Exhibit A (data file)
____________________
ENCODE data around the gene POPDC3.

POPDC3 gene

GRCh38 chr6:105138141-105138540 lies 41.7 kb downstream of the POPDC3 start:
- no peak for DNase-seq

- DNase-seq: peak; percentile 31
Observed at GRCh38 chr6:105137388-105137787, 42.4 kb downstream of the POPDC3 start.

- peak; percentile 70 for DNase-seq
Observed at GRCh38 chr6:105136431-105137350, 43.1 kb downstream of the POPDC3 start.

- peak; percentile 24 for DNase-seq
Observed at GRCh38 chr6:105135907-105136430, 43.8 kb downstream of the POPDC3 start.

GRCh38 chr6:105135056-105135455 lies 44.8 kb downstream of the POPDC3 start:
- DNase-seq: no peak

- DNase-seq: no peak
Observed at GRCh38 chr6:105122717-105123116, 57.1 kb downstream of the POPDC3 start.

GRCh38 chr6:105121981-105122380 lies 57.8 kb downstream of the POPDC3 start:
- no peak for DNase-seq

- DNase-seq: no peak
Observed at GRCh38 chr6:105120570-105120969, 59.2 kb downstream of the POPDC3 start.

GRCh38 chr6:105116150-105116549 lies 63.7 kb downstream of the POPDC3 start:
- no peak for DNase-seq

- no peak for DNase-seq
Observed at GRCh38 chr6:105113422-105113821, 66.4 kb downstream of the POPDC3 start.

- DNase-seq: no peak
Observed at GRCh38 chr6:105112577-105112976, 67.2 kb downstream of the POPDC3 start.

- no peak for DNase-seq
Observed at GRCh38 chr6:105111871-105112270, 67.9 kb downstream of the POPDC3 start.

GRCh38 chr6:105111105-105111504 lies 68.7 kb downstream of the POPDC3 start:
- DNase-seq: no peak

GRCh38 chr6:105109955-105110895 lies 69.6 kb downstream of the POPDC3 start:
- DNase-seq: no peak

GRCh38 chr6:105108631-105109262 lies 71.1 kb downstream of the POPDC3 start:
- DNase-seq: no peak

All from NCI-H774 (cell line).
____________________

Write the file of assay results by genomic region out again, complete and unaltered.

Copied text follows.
ENCODE data around the gene POPDC3.

POPDC3 gene

GRCh38 chr6:105138141-105138540 lies 41.7 kb downstream of the POPDC3 start:
- no peak for DNase-seq

- DNase-seq: peak; percentile 31
Observed at GRCh38 chr6:105137388-105137787, 42.4 kb downstream of the POPDC3 start.

- peak; percentile 70 for DNase-seq
Observed at GRCh38 chr6:105136431-105137350, 43.1 kb downstream of the POPDC3 start.

- peak; percentile 24 for DNase-seq
Observed at GRCh38 chr6:105135907-105136430, 43.8 kb downstream of the POPDC3 start.

GRCh38 chr6:105135056-105135455 lies 44.8 kb downstream of the POPDC3 start:
- DNase-seq: no peak

- DNase-seq: no peak
Observed at GRCh38 chr6:105122717-105123116, 57.1 kb downstream of the POPDC3 start.

GRCh38 chr6:105121981-105122380 lies 57.8 kb downstream of the POPDC3 start:
- no peak for DNase-seq

- DNase-seq: no peak
Observed at GRCh38 chr6:105120570-105120969, 59.2 kb downstream of the POPDC3 start.

GRCh38 chr6:105116150-105116549 lies 63.7 kb downstream of the POPDC3 start:
- no peak for DNase-seq

- no peak for DNase-seq
Observed at GRCh38 chr6:105113422-105113821, 66.4 kb downstream of the POPDC3 start.

- DNase-seq: no peak
Observed at GRCh38 chr6:105112577-105112976, 67.2 kb downstream of the POPDC3 start.

- no peak for DNase-seq
Observed at GRCh38 chr6:105111871-105112270, 67.9 kb downstream of the POPDC3 start.

GRCh38 chr6:105111105-105111504 lies 68.7 kb downstream of the POPDC3 start:
- DNase-seq: no peak

GRCh38 chr6:105109955-105110895 lies 69.6 kb downstream of the POPDC3 start:
- DNase-seq: no peak

GRCh38 chr6:105108631-105109262 lies 71.1 kb downstream of the POPDC3 start:
- DNase-seq: no peak

All from NCI-H774 (cell line).